Barbara was born in Yeovil to a military family in 1940. As a child of 6 years old, she was living in Gibraltar where her father was a regimental sergeant -major. She told the story of how her father used to put her up on a table in the sergeant’s mess for her to sing to the troops; she had a glorious voice and a powerful stage presence even then.
In 1957 Barbara was 17 and was ‘discovered’ by a talent scout in Maidstone. He changed her name to ‘Jackie Daniels’ and managed gigs for her to sing at where she would play the guitar and sing the pop songs of the time.
In November 1957 local amateur musician Ted Fletcher was playing clarinet in a trad band at a venue in Maidstone and was struck by a vivacious girl dancing at the front. Once Ted heard her sing it was a win-win situation; they formed a new music/singing group and worked together.
Ted and Barbara married on 1st August 1959.
Barbara’s singing ability was extraordinary and worked well with the musical aspirations of Ted and brother Guy. Their amateur efforts quickly led to professional achievements and as a vocal group, (the Cameos) they worked for the legendary record producer, Joe Meek during the years 1964 to 1966 and at the same time Barbara was bringing up son Guy junior, and later, Guy’s brother Conrad, and later still, Daniel.
But Barbara’s extraordinary talent was noted by others and even as a mother of young children she was signed to Pye Records as an artiste under the name ‘Barbara-Ann’, recorded her own singles, a cover version of ‘You’ve lost that loving feeling’, sang the sound-track for the TV series ‘Agony’ and a series of ‘Windolene’ adverts.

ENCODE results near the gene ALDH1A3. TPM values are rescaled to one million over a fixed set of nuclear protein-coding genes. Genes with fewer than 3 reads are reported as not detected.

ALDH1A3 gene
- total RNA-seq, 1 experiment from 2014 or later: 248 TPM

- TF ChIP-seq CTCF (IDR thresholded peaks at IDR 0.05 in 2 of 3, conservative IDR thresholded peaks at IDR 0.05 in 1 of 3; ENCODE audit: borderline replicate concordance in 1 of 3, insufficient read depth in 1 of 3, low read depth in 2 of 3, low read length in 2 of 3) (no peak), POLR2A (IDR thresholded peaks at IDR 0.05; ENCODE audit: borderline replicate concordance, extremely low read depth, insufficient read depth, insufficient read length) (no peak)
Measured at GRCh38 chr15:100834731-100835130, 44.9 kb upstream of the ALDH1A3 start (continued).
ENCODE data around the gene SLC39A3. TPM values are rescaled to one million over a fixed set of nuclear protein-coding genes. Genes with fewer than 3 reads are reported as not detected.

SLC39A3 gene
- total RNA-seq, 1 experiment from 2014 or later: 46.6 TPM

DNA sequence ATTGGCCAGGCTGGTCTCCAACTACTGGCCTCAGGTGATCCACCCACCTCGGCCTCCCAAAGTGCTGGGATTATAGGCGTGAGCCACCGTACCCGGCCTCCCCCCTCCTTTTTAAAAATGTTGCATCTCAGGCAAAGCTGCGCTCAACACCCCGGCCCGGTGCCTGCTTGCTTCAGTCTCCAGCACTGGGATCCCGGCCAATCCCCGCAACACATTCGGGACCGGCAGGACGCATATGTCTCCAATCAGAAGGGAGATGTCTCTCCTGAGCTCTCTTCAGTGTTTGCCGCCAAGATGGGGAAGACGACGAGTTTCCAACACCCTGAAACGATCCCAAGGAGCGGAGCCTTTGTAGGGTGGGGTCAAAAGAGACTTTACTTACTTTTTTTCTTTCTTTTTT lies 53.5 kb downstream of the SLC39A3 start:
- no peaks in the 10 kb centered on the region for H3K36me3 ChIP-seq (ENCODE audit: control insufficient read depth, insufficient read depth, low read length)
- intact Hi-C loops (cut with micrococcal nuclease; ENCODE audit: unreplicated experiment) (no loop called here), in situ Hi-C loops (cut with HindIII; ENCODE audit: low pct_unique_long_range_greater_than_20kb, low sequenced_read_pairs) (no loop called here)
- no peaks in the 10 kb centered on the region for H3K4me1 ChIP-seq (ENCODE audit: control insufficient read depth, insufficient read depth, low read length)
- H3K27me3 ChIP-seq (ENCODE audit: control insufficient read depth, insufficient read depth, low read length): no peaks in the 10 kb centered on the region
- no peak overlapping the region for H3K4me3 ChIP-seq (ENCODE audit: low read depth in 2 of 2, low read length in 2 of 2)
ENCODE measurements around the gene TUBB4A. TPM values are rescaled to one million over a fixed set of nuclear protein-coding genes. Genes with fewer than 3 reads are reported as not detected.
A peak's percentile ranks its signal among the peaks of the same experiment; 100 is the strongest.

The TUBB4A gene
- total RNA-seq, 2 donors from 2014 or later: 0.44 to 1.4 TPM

But family commitments were arduous and her professional work diminished, although she still worked in cabaret with artists like Chas and Dave at venues around the Thames Valley, while son Guy became more successful as a professional musician with ‘Dire Straits’.
In 1986 Ted and Barbara decided to take a drive to the West Country with the germ of a thought to move because of the air pollution in the Thames Valley. The trip turned out to be pivotal as they found an ancient cottage sitting in 5 acres of land in a village close to Newton Abbot. They agreed to buy it on the spot and moved in August 1987.
The local vicar was an organiser of bell ringers and a real ale enthusiast. Barbara learned bell-ringing to a high level but left her mark in Exeter cathedral by demolishing a bell-stay, which has her name on it to this day.
In Devon Barbara met enthusiastic Christians and became a significant part of the Christian community in Torquay and Exeter. She started to sing and play again after a pause of several years and started to write Christian songs which Ted was happy to record and turn into albums using their own studio and with local musicians including young Daniel who was still at home and at school and proved to be a fine bass player.
Ted and Barbara moved from the ancient cottage to a house in Torquay and then to ‘The Sound House’, a rambling ex-hotel home overlooking the harbour where Ted had his workshop and there was room to record Barbara’s songs.
But Ted’s business demanded changes and so in 2015 they moved to Bognor Regis, to the Aldwick Bay Estate to join son Guy.
In Bognor, Barbara and Ted joined ‘Grace Church’ and contributed to music and events.
During a return visit to Exeter in 2017 Barbara suffered a severe stroke which affected her speech but she retained her love of painting.
Sadly, on 24th November 2018, the birthday of her youngest grandson Tom, she suffered another stroke that was even more severe and she never fully regained consciousness.